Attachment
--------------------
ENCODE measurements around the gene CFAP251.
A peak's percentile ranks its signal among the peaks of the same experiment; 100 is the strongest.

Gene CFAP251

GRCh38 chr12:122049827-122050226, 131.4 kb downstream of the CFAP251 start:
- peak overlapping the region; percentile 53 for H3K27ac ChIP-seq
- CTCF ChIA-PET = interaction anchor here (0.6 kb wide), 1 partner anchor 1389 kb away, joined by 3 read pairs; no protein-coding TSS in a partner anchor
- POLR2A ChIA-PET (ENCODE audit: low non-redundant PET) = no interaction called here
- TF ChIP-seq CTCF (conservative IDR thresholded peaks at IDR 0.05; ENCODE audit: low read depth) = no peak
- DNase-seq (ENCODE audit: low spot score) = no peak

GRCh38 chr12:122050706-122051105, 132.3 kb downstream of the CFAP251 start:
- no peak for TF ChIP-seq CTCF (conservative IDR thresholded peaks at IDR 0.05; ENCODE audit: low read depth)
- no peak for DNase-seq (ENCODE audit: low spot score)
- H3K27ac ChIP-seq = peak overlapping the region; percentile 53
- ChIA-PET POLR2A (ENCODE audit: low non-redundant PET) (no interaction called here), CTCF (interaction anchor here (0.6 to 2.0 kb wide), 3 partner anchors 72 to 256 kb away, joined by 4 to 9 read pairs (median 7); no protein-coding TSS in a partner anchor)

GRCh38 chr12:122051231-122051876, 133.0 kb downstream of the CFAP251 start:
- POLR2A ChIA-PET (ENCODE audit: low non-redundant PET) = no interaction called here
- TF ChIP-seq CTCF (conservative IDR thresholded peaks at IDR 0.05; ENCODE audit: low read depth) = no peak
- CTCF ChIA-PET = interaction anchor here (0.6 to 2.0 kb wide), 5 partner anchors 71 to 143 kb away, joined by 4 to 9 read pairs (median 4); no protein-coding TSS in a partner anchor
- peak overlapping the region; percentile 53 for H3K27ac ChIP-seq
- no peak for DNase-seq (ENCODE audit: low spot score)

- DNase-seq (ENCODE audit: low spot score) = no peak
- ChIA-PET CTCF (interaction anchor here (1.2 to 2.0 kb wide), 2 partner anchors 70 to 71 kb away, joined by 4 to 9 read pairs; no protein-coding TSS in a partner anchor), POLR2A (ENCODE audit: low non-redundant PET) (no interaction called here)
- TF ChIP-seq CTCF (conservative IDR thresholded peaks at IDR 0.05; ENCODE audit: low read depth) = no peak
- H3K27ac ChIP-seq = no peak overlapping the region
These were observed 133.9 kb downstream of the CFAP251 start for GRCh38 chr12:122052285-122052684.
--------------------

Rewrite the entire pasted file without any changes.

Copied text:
ENCODE measurements around the gene CFAP251.
A peak's percentile ranks its signal among the peaks of the same experiment; 100 is the strongest.

Gene CFAP251

GRCh38 chr12:122049827-122050226, 131.4 kb downstream of the CFAP251 start:
- peak overlapping the region; percentile 53 for H3K27ac ChIP-seq
- CTCF ChIA-PET = interaction anchor here (0.6 kb wide), 1 partner anchor 1389 kb away, joined by 3 read pairs; no protein-coding TSS in a partner anchor
- POLR2A ChIA-PET (ENCODE audit: low non-redundant PET) = no interaction called here
- TF ChIP-seq CTCF (conservative IDR thresholded peaks at IDR 0.05; ENCODE audit: low read depth) = no peak
- DNase-seq (ENCODE audit: low spot score) = no peak

GRCh38 chr12:122050706-122051105, 132.3 kb downstream of the CFAP251 start:
- no peak for TF ChIP-seq CTCF (conservative IDR thresholded peaks at IDR 0.05; ENCODE audit: low read depth)
- no peak for DNase-seq (ENCODE audit: low spot score)
- H3K27ac ChIP-seq = peak overlapping the region; percentile 53
- ChIA-PET POLR2A (ENCODE audit: low non-redundant PET) (no interaction called here), CTCF (interaction anchor here (0.6 to 2.0 kb wide), 3 partner anchors 72 to 256 kb away, joined by 4 to 9 read pairs (median 7); no protein-coding TSS in a partner anchor)

GRCh38 chr12:122051231-122051876, 133.0 kb downstream of the CFAP251 start:
- POLR2A ChIA-PET (ENCODE audit: low non-redundant PET) = no interaction called here
- TF ChIP-seq CTCF (conservative IDR thresholded peaks at IDR 0.05; ENCODE audit: low read depth) = no peak
- CTCF ChIA-PET = interaction anchor here (0.6 to 2.0 kb wide), 5 partner anchors 71 to 143 kb away, joined by 4 to 9 read pairs (median 4); no protein-coding TSS in a partner anchor
- peak overlapping the region; percentile 53 for H3K27ac ChIP-seq
- no peak for DNase-seq (ENCODE audit: low spot score)

- DNase-seq (ENCODE audit: low spot score) = no peak
- ChIA-PET CTCF (interaction anchor here (1.2 to 2.0 kb wide), 2 partner anchors 70 to 71 kb away, joined by 4 to 9 read pairs; no protein-coding TSS in a partner anchor), POLR2A (ENCODE audit: low non-redundant PET) (no interaction called here)
- TF ChIP-seq CTCF (conservative IDR thresholded peaks at IDR 0.05; ENCODE audit: low read depth) = no peak
- H3K27ac ChIP-seq = no peak overlapping the region
These were observed 133.9 kb downstream of the CFAP251 start for GRCh38 chr12:122052285-122052684.